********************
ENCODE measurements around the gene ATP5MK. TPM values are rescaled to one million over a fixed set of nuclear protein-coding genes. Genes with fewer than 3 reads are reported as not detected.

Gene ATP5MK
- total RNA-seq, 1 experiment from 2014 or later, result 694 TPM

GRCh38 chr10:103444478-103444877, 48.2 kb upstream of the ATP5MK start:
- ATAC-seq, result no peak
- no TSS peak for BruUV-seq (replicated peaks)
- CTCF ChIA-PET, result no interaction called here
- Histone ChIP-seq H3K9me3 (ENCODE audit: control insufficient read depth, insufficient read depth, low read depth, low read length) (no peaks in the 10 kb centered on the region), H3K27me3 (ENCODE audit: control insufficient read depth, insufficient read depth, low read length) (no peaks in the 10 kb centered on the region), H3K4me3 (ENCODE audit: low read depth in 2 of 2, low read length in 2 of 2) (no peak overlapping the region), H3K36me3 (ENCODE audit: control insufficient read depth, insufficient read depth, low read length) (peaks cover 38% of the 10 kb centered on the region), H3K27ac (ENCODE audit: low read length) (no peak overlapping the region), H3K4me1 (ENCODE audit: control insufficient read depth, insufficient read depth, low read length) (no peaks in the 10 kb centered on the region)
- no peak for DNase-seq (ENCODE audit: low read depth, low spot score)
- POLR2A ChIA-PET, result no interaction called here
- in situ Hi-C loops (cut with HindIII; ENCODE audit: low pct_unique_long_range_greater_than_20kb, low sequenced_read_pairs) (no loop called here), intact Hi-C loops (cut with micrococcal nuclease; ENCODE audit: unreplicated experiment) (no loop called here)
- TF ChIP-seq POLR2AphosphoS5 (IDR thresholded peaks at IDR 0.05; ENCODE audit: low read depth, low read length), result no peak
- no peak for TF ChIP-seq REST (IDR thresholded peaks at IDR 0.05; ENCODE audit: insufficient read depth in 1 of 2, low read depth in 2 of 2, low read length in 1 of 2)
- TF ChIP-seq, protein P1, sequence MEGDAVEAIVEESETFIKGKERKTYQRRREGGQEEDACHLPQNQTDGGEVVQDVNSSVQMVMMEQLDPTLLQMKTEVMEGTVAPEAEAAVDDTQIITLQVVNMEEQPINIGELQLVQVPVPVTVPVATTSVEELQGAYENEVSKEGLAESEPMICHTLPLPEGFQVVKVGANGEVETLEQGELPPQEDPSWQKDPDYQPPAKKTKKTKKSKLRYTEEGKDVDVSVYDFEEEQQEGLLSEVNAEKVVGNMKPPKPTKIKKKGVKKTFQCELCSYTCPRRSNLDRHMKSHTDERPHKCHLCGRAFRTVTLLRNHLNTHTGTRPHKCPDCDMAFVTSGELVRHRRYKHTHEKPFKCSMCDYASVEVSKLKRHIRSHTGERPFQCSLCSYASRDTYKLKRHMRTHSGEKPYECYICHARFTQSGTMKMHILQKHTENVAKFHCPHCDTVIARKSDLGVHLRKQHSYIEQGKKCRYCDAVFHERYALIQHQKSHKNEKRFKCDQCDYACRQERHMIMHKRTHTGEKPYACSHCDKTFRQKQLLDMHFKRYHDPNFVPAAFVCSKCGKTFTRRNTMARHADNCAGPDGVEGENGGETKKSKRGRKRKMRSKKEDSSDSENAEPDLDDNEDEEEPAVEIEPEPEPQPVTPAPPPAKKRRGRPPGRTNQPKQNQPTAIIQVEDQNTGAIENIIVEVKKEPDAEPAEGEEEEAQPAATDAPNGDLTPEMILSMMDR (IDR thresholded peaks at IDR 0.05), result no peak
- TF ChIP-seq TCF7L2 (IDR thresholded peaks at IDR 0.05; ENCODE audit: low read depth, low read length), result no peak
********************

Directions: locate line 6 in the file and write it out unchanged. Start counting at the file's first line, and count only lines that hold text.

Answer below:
- no TSS peak for BruUV-seq (replicated peaks)